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Books Books 1 - 10 of 47 on And the art of agriculture, by a regular connection and consequence, introduced and....
" And the art of agriculture, by a regular connection and consequence, introduced and established the idea of a more permanent property in the soil than had hitherto been received and adopted. It was clear that the earth would not produce her fruits in... "
The Annual Register of World Events: A Review of the Year - Page 279
by Edmund Burke - 1800
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The New Pocket Conveyancer, Or, Attorney's Complete Pocket-book: Comprising ...

James Barry Bird - Conveyancing - 1706
...property. It was clear, for inftance, that the earth would not produce her fruits without the afliftance of tillage ; " But who would be at the pains of tilling it, if another might wateh an opportunity to fei?.e upon and enjoy the produft of his induftry, art, and labour." i Blac....
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Annual Register, Volume 10

Edmund Burke - History - 1768
...that the earth woald not produce her fruits in-'-Yuffitient quantities, without '•the'affrftance of tillage : but who would be at the pains of tilling it, if another might watch an opportunity to feife upon and enjoy the ' prpddcV of his induftry, art, and labour ? had not therefore a feparate...
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Commentaries on the Laws of England: In Four Books, Volume 2

Sir William Blackstone, Richard Burn, John Williams - Law - 1791
...was clear that the earth would not produce her fruits in fufEcient quantities, without the afliftancc of tillage : but who would be at the pains of tilling it, if another might watch an opportunity to feife upon and enjoy the product: of his induflry, art, and labour ? Had not therefore a feparate property...
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Commentaries on the Laws of England: In Four Books, Volume 2

Sir William Blackstone - Law - 1794
...clear that the earth would no* produce her fruits in fufficient quantities, without the afliltance of tillage: but who would be at the pains of tilling it, if another might watch an opportunity to fcife upon and enjoy the product of his induftry, art, and labour? Had not therefore afcparate property...
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Elegant Extracts: Or, Useful and Entertaining Passages in Prose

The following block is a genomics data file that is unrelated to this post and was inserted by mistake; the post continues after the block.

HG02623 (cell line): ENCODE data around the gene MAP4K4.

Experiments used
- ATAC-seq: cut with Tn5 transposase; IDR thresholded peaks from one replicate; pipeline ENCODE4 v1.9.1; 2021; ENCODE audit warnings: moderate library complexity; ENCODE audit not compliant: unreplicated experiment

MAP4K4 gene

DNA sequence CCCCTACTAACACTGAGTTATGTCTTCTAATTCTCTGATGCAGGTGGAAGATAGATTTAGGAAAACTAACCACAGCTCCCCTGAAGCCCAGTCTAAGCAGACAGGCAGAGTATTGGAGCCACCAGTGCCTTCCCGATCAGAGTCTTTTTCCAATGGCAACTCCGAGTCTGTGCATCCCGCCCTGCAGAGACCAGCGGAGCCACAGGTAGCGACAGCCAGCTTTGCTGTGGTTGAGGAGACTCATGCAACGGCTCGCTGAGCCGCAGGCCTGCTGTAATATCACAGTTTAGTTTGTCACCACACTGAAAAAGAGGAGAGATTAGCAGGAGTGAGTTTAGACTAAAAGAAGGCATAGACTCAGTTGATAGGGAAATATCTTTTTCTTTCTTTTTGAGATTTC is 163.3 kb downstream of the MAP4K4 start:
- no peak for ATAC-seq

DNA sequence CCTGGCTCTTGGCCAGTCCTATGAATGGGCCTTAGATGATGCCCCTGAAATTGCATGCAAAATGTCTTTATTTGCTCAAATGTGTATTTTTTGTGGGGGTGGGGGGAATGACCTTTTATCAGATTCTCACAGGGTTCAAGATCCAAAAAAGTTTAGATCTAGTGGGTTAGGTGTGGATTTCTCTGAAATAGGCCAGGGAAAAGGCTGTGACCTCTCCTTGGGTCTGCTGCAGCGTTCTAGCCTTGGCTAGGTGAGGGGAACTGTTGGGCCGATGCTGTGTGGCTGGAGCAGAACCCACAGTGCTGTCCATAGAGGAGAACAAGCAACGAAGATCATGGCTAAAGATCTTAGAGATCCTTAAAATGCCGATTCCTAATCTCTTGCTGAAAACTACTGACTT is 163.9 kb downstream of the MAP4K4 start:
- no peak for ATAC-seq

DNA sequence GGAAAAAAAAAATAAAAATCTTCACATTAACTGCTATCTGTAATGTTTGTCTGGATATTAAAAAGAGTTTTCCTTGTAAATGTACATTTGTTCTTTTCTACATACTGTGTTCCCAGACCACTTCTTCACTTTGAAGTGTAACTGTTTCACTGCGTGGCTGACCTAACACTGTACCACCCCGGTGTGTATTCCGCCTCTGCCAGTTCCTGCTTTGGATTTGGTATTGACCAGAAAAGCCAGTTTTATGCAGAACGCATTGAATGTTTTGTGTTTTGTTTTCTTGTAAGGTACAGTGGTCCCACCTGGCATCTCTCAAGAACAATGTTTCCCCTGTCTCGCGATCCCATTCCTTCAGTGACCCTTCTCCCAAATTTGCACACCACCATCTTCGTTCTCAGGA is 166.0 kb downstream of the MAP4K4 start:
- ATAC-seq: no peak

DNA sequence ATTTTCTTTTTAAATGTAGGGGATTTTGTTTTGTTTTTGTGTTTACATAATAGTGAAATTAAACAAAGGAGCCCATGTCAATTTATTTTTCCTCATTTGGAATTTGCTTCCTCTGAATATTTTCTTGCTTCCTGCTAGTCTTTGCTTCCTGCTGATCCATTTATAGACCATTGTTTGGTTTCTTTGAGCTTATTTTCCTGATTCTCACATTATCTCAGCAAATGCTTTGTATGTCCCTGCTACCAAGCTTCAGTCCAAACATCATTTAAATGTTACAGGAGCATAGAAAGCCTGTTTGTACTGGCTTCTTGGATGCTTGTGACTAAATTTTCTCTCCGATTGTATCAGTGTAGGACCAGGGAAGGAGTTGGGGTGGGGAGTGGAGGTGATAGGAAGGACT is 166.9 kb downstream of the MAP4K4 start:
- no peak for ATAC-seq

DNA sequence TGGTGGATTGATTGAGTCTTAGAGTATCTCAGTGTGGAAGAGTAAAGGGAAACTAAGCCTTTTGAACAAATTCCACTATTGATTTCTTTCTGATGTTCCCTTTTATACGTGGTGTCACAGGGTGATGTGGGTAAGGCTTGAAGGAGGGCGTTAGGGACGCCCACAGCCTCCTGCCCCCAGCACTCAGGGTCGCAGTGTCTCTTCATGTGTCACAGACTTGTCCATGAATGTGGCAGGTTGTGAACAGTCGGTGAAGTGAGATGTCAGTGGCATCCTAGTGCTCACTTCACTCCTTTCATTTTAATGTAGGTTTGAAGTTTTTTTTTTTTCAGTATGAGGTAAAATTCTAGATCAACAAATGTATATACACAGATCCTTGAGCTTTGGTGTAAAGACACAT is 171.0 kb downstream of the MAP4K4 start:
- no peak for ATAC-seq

Vicesimus Knox - English prose literature - 1797
...not produce her fruits in fufficient quantities, without the afliftance of tillage : but who weuld be at the pains of tilling it, if another might watch an opportunity to fcize upon and enjoy the produel of his induflry, art, and labour ? Had not therefore a feparate property...
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Annual Register, Volume 10

History - 1800
...permanent property in the foil, than had hitherto 'been received and a. dopted. It was clear that the earth would not produce her fruits in fufficient quantities...might watch an opportunity to feize upon and enjoy the produit of his induftry, art, and labour? had not therefore a lepa rate property in lands, as well...
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Commentaries on the Laws of England, Volume 2

William Blackstone - Law - 1800
...manent property in the foil, than had hitherto been received and adopted. It was clear that the earth would not produce. her fruits in fufficient quantities,...affiftance of tillage : but who would be at the pains of rilling it, if another might wateh an opportunity to feife upon and enjoy the product of his induftry,...
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Elegant extracts: a copious selection of passages from the most eminent ...

Elegant extracts - 1812
...clear, that the earth would not produce her fruits in sufficient quantities, without the assistance of tillage : but who would be at the pains of tilling it, if another might watch an opportunity to seize upon and enjoy the product of his industry, art, and labour? Had not therefore a separate property...
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Letters and Papers on Agriculture, Planting, &c. Selected From the ...

Bath and West of England Society - 1814
...occupiers of the earth, afks, " Who would be at the pains of tilling it, if ano'' ther might watch the opportunity to feize upon " and enjoy the product, of his induftry, art, and " labour ?" I would further humbly requeft to be informed, if fainfoin, the beft of all our grafles, be fown...
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The Repertory of Patent Inventions, and Other Discoveries and Improvements ...

Industrial arts - 1819
....A.FTER consulting Judge Blackstone, who, speaking of even the first occupiers of the earth, asks, " Who would be at the pains of tilling it, if another might watch the opportunity" to seize upon and enjoy the product of his industry, art, and labour?" I would further...
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